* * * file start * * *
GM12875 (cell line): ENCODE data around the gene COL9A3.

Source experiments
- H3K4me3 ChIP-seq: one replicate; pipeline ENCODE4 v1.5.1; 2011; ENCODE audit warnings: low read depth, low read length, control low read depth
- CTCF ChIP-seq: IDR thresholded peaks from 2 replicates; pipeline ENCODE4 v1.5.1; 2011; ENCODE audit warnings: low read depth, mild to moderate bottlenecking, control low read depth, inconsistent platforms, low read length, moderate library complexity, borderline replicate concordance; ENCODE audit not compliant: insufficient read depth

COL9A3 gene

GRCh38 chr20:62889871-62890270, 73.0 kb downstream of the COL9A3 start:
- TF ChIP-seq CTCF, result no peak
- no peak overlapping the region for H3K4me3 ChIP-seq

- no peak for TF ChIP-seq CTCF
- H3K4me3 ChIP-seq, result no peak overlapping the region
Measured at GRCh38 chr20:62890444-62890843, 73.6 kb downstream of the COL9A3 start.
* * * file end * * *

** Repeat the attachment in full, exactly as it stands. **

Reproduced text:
GM12875 (cell line): ENCODE data around the gene COL9A3.

Source experiments
- H3K4me3 ChIP-seq: one replicate; pipeline ENCODE4 v1.5.1; 2011; ENCODE audit warnings: low read depth, low read length, control low read depth
- CTCF ChIP-seq: IDR thresholded peaks from 2 replicates; pipeline ENCODE4 v1.5.1; 2011; ENCODE audit warnings: low read depth, mild to moderate bottlenecking, control low read depth, inconsistent platforms, low read length, moderate library complexity, borderline replicate concordance; ENCODE audit not compliant: insufficient read depth

COL9A3 gene

GRCh38 chr20:62889871-62890270, 73.0 kb downstream of the COL9A3 start:
- TF ChIP-seq CTCF, result no peak
- no peak overlapping the region for H3K4me3 ChIP-seq

- no peak for TF ChIP-seq CTCF
- H3K4me3 ChIP-seq, result no peak overlapping the region
Measured at GRCh38 chr20:62890444-62890843, 73.6 kb downstream of the COL9A3 start.